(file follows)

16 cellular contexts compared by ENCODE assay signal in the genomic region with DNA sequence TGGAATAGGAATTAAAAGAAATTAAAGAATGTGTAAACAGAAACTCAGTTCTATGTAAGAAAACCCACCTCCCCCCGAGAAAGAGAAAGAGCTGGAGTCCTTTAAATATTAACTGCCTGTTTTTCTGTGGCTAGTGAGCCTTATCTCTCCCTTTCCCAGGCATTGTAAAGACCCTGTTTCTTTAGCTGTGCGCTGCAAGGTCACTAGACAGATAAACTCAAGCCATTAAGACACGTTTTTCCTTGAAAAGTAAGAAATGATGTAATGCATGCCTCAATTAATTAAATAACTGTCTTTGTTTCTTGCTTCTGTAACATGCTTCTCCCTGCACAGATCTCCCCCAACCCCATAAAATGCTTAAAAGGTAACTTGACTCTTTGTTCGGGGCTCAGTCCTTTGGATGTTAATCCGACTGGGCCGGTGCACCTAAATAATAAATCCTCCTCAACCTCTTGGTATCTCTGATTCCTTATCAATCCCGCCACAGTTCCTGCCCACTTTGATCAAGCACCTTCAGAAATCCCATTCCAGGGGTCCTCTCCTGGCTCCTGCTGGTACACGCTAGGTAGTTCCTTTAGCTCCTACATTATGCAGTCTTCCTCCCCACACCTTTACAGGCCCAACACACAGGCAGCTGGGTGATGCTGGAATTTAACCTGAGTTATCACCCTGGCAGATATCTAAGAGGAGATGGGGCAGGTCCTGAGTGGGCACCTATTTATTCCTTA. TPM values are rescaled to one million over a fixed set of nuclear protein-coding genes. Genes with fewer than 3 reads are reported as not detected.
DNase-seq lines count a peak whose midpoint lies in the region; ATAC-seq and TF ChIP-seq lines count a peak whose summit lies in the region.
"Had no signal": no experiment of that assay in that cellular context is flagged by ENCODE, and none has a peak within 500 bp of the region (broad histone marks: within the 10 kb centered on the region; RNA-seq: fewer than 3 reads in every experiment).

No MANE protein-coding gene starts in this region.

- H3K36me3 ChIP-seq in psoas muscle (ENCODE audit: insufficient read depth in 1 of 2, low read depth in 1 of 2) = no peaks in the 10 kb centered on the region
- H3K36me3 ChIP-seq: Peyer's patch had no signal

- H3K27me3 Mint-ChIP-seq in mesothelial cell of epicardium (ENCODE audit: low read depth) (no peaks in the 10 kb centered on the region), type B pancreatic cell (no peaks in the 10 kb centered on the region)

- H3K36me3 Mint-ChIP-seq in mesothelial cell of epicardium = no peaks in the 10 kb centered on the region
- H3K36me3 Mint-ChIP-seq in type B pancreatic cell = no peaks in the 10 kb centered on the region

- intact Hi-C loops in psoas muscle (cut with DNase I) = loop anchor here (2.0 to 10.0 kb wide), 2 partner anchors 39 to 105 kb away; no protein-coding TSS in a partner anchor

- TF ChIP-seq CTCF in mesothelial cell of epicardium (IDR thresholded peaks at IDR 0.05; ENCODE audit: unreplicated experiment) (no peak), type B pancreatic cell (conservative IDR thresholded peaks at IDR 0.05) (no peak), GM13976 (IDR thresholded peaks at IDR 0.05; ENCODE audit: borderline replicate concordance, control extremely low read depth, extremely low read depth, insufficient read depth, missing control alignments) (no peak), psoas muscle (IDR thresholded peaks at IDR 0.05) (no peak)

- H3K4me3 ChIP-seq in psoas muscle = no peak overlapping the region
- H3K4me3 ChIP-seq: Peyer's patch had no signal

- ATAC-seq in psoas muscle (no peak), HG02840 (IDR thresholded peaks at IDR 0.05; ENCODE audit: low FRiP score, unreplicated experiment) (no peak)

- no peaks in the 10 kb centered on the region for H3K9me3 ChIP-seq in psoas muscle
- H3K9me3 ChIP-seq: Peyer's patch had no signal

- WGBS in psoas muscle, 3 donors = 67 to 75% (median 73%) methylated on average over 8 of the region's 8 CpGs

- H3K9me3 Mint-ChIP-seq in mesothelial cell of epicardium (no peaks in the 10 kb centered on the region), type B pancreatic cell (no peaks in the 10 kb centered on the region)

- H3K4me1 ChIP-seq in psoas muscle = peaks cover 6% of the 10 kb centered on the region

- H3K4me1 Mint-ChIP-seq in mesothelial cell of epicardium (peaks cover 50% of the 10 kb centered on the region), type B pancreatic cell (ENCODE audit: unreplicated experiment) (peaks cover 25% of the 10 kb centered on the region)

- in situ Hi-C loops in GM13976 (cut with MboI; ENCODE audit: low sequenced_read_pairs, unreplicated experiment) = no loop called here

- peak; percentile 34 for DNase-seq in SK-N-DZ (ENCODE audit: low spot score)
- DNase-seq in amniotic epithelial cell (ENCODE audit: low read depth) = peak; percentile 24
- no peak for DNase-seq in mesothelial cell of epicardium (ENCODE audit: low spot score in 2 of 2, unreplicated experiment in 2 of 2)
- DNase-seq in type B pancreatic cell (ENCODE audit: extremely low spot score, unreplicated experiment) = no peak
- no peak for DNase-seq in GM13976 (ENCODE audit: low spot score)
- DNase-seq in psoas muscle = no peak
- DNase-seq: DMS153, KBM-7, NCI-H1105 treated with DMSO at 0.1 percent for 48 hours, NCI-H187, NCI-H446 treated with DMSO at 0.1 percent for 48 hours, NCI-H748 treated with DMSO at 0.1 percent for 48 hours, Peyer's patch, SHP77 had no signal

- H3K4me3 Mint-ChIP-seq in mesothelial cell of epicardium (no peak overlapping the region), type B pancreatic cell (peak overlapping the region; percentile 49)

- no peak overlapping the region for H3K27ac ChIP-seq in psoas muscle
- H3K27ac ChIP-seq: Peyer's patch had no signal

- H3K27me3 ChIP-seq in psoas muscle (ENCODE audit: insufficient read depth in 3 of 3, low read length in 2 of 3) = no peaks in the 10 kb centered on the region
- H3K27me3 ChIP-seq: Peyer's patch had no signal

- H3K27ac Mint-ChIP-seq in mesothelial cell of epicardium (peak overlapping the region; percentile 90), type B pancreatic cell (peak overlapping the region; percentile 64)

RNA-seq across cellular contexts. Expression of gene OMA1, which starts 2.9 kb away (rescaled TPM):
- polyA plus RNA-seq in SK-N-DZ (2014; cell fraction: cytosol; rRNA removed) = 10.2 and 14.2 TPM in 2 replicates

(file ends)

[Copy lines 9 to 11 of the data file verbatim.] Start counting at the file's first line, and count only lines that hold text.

- H3K36me3 Mint-ChIP-seq in type B pancreatic cell = no peaks in the 10 kb centered on the region

- intact Hi-C loops in psoas muscle (cut with DNase I) = loop anchor here (2.0 to 10.0 kb wide), 2 partner anchors 39 to 105 kb away; no protein-coding TSS in a partner anchor

- TF ChIP-seq CTCF in mesothelial cell of epicardium (IDR thresholded peaks at IDR 0.05; ENCODE audit: unreplicated experiment) (no peak), type B pancreatic cell (conservative IDR thresholded peaks at IDR 0.05) (no peak), GM13976 (IDR thresholded peaks at IDR 0.05; ENCODE audit: borderline replicate concordance, control extremely low read depth, extremely low read depth, insufficient read depth, missing control alignments) (no peak), psoas muscle (IDR thresholded peaks at IDR 0.05) (no peak)